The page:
The objective of this study was to determine whether racial differences exist with regard to the anatomical distribution of adenocarcinoma of the colon. We conducted a retrospective study of consecutive patients with primary colon cancer seen during a 12-year period (1976 to 1987) identified by the Rush Tumor Registry. The setting was a large, tertiary-care, private medical center, located in the inner city of Chicago, Ill. A χ2 unpaired Student's t test of association was performed to detect any statistically significant difference in the anatomical sites of distribution between blacks and whites. A statistically significant percentage of black patients had proximally located primary colon lesions compared with white patients. This observation was independent of the actual anatomical definition of right-sided or proximal colon lesions. These findings suggest that a significant percentage of black and white patients are less likely to be diagnosed with colon cancer at a more curable stage, when abiding by the current screening guidelines of the American Cancer Society and the National Cancer Institute. The impact is greater on black patients with adenocarcinoma of the colon.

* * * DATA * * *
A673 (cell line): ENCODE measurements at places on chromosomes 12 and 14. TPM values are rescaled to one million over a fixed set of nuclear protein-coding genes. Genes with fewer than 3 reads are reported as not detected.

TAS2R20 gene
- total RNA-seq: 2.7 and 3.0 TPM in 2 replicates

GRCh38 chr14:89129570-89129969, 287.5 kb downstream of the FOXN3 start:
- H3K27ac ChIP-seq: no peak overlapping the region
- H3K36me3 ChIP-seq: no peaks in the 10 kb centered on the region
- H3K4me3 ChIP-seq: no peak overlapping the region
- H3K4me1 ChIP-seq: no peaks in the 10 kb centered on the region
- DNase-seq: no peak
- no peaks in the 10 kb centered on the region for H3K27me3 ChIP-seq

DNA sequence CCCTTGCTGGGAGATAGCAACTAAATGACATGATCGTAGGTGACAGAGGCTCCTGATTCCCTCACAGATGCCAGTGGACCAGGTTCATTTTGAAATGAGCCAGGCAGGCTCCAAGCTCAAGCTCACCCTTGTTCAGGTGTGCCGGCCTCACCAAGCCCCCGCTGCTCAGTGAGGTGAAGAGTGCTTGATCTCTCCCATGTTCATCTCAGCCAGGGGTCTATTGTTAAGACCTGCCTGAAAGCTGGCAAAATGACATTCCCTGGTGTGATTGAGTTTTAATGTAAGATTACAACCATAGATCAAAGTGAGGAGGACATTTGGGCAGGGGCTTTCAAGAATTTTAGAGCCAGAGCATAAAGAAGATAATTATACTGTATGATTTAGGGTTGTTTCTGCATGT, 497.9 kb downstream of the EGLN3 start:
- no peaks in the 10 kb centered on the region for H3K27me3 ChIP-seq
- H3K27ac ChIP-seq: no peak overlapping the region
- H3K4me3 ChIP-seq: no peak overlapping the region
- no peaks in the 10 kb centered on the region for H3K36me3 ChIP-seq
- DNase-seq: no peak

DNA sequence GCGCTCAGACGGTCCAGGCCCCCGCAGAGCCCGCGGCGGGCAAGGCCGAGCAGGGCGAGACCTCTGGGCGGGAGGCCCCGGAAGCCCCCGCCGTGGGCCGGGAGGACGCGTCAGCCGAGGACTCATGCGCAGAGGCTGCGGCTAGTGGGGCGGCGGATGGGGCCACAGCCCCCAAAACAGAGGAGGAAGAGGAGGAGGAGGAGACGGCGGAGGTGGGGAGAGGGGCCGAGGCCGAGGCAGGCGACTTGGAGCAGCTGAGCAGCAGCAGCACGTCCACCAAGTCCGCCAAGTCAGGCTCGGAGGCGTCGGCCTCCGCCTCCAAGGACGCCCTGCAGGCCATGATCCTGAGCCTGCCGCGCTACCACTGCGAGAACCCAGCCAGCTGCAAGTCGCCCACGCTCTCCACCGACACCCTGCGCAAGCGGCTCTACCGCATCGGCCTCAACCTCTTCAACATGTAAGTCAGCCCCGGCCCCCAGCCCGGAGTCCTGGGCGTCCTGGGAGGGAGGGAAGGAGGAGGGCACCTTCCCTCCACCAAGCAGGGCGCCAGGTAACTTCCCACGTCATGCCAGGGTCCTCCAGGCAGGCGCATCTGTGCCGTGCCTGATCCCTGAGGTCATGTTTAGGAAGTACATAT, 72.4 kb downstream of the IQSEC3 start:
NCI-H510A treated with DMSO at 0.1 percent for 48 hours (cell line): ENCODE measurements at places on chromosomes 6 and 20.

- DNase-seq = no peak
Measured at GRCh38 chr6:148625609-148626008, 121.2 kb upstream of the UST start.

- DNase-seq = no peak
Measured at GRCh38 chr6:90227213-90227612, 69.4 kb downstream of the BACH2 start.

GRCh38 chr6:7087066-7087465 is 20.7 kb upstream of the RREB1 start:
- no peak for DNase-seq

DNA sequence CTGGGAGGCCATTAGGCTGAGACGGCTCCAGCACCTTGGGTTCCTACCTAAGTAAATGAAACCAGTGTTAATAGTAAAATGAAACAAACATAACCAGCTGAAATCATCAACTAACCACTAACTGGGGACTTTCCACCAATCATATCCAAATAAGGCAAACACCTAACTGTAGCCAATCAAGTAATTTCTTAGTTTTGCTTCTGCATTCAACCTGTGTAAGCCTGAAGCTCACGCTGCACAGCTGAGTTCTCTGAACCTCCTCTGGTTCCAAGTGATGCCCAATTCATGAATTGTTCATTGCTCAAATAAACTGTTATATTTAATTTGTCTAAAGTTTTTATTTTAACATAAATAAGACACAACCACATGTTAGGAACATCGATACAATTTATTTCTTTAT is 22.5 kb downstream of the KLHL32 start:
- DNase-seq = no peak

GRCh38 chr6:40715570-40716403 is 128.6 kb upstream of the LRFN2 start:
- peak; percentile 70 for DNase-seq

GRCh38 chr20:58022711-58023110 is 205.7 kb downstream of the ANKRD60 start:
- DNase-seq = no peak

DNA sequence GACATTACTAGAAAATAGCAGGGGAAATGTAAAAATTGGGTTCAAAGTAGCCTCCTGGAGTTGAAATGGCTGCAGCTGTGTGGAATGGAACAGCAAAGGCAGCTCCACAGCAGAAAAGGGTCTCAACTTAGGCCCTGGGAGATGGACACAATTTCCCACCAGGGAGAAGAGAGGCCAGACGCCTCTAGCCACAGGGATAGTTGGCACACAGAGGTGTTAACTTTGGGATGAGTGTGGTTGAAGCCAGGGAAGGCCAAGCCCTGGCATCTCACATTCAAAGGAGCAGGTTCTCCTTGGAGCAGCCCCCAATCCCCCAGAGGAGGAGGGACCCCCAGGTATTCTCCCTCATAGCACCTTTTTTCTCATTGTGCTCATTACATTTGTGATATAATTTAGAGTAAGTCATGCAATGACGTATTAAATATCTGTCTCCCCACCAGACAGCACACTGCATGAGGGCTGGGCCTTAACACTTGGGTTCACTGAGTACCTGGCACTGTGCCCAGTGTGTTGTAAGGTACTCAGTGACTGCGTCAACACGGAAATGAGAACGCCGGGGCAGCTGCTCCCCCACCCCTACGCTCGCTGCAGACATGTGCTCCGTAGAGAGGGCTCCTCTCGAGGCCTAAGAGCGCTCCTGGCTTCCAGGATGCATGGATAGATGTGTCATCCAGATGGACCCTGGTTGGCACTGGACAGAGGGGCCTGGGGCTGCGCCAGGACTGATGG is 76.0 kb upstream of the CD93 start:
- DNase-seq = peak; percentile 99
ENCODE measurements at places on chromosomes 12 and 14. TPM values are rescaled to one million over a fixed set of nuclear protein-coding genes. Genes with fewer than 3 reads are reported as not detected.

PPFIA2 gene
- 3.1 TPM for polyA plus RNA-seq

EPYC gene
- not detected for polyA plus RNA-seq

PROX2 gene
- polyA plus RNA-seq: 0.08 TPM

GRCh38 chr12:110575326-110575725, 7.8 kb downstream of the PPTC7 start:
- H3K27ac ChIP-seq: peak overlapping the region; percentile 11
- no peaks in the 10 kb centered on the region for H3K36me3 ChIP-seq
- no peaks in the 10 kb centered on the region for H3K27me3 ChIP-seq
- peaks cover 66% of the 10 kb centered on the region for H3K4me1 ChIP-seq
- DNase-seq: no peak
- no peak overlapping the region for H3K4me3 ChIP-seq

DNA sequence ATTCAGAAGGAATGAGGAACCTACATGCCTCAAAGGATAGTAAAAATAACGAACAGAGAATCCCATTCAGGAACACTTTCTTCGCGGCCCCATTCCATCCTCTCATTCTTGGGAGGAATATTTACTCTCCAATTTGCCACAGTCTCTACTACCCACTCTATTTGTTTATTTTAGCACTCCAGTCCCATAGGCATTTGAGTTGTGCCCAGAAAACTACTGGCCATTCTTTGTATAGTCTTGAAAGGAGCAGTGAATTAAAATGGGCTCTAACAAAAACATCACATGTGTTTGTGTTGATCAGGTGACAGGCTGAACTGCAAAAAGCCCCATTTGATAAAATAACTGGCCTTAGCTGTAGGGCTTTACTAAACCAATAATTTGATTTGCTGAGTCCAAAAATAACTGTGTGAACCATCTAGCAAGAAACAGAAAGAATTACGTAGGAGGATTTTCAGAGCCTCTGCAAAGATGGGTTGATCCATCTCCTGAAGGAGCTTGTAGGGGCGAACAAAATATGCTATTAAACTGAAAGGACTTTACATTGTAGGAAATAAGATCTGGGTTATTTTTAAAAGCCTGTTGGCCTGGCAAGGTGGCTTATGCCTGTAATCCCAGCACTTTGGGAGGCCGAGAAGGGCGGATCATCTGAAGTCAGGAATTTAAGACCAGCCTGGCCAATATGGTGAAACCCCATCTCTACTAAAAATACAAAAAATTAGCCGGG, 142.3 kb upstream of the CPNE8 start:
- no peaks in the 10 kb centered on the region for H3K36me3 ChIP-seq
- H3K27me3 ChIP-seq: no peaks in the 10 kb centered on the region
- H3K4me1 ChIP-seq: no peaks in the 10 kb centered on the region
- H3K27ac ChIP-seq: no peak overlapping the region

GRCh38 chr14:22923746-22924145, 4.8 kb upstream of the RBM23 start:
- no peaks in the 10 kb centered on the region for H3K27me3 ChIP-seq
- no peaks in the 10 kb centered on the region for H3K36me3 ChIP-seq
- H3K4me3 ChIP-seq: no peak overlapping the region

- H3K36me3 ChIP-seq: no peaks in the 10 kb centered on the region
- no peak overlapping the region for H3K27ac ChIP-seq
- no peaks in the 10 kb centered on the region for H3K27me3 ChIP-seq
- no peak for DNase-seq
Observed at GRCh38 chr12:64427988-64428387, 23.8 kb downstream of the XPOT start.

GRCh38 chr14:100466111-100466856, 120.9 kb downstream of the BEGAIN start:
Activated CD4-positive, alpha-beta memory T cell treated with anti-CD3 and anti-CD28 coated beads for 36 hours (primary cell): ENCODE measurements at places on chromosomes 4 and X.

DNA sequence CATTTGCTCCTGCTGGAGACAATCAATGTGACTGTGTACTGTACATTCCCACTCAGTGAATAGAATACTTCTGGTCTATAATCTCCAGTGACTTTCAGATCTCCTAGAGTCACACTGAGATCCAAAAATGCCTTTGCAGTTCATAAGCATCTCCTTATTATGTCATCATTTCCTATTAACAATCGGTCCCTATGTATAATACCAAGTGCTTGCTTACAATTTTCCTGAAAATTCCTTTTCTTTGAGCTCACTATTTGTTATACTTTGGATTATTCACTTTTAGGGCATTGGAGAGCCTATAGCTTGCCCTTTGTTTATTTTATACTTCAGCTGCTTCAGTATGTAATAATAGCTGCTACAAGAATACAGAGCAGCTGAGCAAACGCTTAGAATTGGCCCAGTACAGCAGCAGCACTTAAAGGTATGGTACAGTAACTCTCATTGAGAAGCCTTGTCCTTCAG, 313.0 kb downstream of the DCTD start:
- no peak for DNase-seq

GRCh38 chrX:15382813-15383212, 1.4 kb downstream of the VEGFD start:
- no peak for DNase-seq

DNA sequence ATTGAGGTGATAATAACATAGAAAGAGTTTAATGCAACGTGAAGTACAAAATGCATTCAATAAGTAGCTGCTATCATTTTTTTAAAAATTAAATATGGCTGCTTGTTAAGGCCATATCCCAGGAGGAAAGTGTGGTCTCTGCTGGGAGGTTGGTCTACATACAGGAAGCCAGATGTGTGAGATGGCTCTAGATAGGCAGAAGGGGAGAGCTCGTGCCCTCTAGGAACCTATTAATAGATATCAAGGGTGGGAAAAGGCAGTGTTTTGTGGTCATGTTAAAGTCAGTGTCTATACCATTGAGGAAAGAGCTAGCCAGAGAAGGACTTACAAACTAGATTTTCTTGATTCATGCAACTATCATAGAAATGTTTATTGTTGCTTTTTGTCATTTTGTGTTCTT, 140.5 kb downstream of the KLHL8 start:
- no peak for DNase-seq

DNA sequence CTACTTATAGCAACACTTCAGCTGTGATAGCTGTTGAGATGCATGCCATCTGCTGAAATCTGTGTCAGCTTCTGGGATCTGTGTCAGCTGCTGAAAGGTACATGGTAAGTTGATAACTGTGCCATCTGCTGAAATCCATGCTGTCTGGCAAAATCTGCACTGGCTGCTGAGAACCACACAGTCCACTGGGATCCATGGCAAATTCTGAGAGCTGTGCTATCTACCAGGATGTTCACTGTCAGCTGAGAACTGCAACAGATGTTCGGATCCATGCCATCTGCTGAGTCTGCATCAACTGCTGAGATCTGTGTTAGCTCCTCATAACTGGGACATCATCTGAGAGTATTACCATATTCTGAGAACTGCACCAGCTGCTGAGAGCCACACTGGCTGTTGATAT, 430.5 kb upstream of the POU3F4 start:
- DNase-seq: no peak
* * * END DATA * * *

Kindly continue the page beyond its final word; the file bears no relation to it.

|Original language||English (US)|
|Number of pages||5|
|Journal||Archives of Surgery|
|State||Published - Oct 1992|
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